Realists also point to the fact that smaller neighbours continue to mobilise outside powers to balance Delhi and India’s growing difficulties in preserving its much vaunted primacy in the region.
 
Would it be right, then, to conclude that the current state system in the subcontinent is cast in stone? Not so fast; there are many forces reshaping the subcontinent’s economic and political architecture.
 
One is regionalism. When Dhaka proposed the creation of a regional forum for South Asia in the late 1970s, both Delhi and Islamabad were wary. While India is now more supportive of regionalism under the banner of Saarc, Pakistan remains hesitant to embrace it, fearing as it does Delhi’s hegemony.
 
Three decades after the formation of the Saarc, there is much support for the idea of restoring the “historical unity of our common living space” as the journal Himal Southasian, founded in Kathmandu by Kanak Mani Dixit, affirms. Dixit and other regionalists lament the fact that the subcontinent is the least integrated region of the world. They are not, of course, seeking to undo the state system in the subcontinent but to promote greater cooperation through regional, sub-regional and transregional mechanisms.
 
The pressures to re-imagine the current order in the region are reinforced by the logic of globalisation. Beginning with Sri Lanka in the late 1970s, most countries in the region have shed inward oriented economic policies and are seeking to integrate with the global economy. But can you connect with the world while avoiding economic integration with your neighbours?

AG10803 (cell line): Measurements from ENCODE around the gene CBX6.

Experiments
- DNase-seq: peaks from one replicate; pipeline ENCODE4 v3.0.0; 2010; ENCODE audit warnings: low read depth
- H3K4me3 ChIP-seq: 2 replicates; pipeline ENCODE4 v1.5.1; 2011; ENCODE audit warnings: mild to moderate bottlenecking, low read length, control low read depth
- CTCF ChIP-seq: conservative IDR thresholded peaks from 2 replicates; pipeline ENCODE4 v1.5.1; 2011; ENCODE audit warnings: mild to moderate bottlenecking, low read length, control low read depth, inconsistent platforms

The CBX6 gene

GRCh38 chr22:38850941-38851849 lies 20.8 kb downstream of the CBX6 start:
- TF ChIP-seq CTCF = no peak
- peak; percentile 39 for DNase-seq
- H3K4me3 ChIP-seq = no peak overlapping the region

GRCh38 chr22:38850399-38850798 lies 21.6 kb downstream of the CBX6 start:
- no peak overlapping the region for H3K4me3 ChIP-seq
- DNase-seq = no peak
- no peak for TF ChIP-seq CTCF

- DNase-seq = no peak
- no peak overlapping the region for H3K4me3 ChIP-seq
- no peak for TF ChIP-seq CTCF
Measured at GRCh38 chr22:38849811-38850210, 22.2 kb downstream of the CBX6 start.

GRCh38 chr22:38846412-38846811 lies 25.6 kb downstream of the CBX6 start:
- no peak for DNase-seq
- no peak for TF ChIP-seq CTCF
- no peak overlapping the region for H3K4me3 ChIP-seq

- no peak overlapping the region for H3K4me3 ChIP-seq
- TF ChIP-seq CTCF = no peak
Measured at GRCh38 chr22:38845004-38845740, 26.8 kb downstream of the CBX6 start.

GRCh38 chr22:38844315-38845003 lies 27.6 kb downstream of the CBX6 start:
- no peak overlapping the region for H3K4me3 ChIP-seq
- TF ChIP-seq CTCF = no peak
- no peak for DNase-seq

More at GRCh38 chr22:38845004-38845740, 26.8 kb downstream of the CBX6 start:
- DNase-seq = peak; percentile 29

Meanwhile, the juggernaut of “red  capitalism” in China is chipping away at the many barriers within the subcontinent and between it and the world. Through  its many Silk Road initiatives — including the China-Pakistan Economic Corridor across the Karakoram and the Kunming-Kolkata corridor across the eastern Himalayas — Beijing is trying to physically reconnect the region that deliberately divided itself.
Economic factors are indeed driving the subcontinent towards greater unity.
 
But political reconciliation among warring groups within and across the region’s territorial boundaries remains hard as ever. The subcontinent’s story in the coming years could well be about irresistible economic forces meeting an immovable political object. The problem with “Akhand Bharat” is only one part of that story.
 
The writer is consulting editor on foreign affairs for ‘The Indian Express’ and a distinguished fellow at the Observer Research Foundation, Delhi
- See more at: http://indianexpress.com/article/opinion/columns/rss-ram-madhav-akhand-bharat-and-other-stories/#sthash.u9ujfE1o.dpuf
 
The Indian Express, January 5, 2016
 
 
 
 
Print
Share
  
increase Font size decrease Font size
 
Comments (Total Comments 0) Post Comments Post Comment
Review
 
 
 
 
Bangladesh Prime Minister Sheikh Hasina will be visiting India between 7th and 10th of April and plethoras of agreements are likely to be signed then. Among the various agreements, the two countries will be signing the defence cooperation agreement which  has been getting the most attention. 
 
read-more